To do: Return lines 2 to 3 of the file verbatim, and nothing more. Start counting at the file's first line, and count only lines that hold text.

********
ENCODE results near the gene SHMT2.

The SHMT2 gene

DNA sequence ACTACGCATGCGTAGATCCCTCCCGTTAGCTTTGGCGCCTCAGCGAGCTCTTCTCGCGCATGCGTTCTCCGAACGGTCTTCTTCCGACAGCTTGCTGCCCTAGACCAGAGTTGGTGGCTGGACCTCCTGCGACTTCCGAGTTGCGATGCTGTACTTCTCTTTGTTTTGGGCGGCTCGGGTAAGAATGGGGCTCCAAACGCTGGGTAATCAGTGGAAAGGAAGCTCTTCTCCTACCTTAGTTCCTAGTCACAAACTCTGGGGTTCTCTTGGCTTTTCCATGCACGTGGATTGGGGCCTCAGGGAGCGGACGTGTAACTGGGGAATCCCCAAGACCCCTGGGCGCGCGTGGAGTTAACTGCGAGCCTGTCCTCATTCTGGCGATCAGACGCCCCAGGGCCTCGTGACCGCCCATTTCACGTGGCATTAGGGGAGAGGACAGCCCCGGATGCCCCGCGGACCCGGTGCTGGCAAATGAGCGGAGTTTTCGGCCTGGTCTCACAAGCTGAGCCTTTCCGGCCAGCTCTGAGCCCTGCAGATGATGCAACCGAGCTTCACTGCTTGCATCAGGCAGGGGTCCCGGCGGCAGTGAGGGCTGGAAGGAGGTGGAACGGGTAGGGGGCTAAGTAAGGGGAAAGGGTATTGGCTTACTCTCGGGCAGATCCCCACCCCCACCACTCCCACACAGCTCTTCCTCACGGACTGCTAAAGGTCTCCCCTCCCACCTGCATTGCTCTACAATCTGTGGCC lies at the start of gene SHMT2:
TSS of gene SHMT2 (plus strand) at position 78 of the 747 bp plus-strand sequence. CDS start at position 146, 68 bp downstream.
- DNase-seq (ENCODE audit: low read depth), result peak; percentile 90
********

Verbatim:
The SHMT2 gene

DNA sequence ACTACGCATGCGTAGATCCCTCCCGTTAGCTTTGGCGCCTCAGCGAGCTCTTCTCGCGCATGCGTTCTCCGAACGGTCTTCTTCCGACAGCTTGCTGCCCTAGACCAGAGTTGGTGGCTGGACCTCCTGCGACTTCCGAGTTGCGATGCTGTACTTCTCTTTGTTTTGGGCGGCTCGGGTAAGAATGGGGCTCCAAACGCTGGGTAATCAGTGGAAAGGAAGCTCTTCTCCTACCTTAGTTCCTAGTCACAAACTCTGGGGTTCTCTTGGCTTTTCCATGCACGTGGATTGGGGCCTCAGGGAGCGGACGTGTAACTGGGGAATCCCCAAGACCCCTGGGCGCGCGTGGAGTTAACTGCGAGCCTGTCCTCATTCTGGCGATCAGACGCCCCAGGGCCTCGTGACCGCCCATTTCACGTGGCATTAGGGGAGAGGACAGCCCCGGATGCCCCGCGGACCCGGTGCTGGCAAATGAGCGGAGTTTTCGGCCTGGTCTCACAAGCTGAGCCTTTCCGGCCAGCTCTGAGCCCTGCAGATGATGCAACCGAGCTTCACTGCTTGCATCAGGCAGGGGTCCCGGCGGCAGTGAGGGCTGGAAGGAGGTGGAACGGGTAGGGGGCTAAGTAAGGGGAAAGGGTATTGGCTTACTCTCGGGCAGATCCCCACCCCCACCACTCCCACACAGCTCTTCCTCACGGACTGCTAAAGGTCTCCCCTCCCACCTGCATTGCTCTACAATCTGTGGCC lies at the start of gene SHMT2: